“For us, as freight forwarders, we will continue to enjoy our business of providing such cars for our customers and when that one happens, it means we are going to continue to enjoy the service so it’s welcoming news”, Mr Asiamah said.
Some months ago, the Coalition of Car and Spare Parts Dealers, Clearing Agents and Artisans in Tema, Spintex and Ashaiman in the Greater Accra Region, in conjunction with Vehicle and Asset Dealers Union of Ghana (VADUG), called off a demonstration scheduled for Thursday, 27 August 2020 over the ban on the importation of salvaged cars.
A statement signed by Mr Kofi Asamoah, Secretary, Tema Car Dealers Association, dated Wednesday, 26 August 2020, explained: “This follows a meeting convened by the Minister of Trade and Industry, which was attended by the Commissioner and Senior Officials of the Customs Division of GRA, the Director-General of Ghana Standards Authority and Representatives of the Coalition, as well as the leadership of Automobile Dealers Union of Ghana (ADUG) and Abossey Okai Spare Parts Dealers Association”.https://www.facebook.com/plugins/post.php?href=https%3A%2F%2Fwww.facebook.com%2Fnakufoaddo%2Fposts%2F10158751243644836&show_text=true&width=552&height=874&appId
The statement said: “The Minister and the Commissioner of Customs have assured members of the Coalition that their concerns will be addressed during the implementation of the Customs Amendment Act, 2020 and that further consultations will be held in defining the detailed implementation modalities of the Act”.
The Coalition said at the time that it wished “to give full assurance to all its members that they will continue to engage with the government to ensure that their businesses and livelihoods are protected in the implementation of the Ghana Automotive Development Policy”.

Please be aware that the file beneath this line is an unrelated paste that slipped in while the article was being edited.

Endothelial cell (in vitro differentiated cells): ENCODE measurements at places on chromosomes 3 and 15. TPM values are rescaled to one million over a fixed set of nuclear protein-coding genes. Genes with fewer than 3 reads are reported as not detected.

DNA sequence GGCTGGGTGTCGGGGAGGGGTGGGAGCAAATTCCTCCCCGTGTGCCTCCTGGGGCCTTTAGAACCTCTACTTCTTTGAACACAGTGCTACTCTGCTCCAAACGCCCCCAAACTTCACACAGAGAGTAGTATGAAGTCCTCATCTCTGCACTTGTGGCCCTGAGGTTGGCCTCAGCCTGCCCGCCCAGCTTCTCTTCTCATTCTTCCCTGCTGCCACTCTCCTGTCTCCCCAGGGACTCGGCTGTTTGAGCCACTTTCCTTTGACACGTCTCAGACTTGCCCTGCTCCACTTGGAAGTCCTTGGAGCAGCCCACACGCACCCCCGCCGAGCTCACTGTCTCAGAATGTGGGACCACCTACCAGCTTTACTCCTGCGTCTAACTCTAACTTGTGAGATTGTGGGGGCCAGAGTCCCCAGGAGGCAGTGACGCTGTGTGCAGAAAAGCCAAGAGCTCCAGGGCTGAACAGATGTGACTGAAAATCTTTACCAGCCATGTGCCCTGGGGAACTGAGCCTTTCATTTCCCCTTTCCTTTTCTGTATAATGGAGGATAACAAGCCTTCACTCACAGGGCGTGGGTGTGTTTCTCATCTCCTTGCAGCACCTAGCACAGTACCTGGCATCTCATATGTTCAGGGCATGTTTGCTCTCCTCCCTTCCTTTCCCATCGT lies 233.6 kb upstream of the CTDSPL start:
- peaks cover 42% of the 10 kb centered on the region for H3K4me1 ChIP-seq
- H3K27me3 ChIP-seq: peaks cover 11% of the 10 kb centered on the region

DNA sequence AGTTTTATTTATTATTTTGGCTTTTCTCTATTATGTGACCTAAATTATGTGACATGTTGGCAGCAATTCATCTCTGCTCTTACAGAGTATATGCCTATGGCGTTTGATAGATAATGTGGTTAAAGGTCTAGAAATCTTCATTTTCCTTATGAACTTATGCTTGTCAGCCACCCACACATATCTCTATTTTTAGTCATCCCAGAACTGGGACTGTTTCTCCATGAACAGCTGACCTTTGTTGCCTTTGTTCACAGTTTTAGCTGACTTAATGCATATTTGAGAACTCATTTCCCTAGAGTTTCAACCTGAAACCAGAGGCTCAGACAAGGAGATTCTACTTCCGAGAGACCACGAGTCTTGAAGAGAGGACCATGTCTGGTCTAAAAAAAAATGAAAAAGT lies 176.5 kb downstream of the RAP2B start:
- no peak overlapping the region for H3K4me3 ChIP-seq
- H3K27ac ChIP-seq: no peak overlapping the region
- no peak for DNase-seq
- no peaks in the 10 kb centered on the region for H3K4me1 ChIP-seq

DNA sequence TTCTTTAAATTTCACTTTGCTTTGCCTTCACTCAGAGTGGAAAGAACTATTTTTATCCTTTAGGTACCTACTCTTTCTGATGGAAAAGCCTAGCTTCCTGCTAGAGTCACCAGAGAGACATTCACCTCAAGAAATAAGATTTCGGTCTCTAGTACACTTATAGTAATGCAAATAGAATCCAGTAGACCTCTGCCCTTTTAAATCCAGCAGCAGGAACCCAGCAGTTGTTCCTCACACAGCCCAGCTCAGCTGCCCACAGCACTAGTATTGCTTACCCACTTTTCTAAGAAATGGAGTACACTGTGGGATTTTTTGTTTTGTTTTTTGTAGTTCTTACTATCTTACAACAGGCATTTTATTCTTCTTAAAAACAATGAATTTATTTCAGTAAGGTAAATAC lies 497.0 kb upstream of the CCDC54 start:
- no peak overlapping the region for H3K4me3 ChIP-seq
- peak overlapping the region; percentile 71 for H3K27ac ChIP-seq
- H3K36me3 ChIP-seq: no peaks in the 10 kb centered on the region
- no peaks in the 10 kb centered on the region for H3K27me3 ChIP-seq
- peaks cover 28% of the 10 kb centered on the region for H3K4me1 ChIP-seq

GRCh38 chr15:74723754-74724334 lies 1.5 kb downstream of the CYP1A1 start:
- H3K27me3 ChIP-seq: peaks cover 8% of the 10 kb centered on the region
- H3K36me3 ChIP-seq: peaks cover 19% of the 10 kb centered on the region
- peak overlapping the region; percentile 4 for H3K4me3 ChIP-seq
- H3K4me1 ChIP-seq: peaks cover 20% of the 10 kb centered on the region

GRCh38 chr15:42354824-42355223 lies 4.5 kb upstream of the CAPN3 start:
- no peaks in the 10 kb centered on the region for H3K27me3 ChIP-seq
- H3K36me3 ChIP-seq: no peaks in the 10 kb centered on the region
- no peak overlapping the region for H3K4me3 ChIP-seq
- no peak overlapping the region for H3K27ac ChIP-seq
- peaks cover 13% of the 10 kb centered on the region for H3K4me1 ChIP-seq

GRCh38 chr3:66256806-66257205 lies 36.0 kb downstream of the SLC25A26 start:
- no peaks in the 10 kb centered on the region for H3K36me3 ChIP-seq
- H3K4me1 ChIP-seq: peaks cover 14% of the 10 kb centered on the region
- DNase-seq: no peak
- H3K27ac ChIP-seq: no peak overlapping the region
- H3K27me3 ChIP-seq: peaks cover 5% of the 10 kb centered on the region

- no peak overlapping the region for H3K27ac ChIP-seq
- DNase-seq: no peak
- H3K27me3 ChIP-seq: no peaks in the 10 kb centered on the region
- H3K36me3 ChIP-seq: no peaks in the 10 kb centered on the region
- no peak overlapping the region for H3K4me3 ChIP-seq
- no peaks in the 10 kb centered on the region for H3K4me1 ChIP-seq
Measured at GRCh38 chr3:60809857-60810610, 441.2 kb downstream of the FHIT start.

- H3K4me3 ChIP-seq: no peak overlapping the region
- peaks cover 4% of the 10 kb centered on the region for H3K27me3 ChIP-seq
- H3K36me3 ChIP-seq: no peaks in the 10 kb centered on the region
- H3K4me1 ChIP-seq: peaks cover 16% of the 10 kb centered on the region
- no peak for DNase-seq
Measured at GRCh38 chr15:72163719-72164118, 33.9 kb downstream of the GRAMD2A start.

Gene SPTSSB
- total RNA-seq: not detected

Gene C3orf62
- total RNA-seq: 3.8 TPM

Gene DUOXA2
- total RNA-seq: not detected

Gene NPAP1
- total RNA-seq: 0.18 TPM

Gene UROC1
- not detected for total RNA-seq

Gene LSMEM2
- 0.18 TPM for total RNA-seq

The group, on August 23, announced the intended demonstration against the government‘s ban on the importation of salvaged cars.
In its earlier statement serving notice of the demonstration, the coalition said the Customs Amendment Act, 2020, which was expected to come into force in November this year, will have an adverse impact on the sector as far as jobs are concerned.
Ghana banned the importation of cars older than 10 years to encourage international companies including Volkswagen AG and Nissan Motor Co. to set up local plants in the West African country.
The new law also provides import-duty rebates for companies that manufacture or assemble cars in Ghana, according to the act of parliament.
The embargo will take effect six months after the manufacturing or assembling of new vehicles in Ghana begin under a special government program meant to draw investment.
Volkswagen, Nissan, Toyota Motor Corp., Suzuki Motor Corp. and Renault SA are among automakers weighing the local assembly of vehicles in a country where used cars make up about 70% of vehicle imports. Ghana is seeking to become a car-manufacturing hub for West Africa, a region with more than 380 million people.
The import restrictions, if implemented, could cost the government as much as $143 million in customs revenue in the first three years after implementation, according to parliamentary documents. Used-car sellers offer more affordable deals in a country where auto loans are rare.
The law, signed by President Nana Akufo-Addo on April 30, also bans the importation of cars which have been involved in accidents, which dealers bring in and repair to provide even cheaper options to consumers.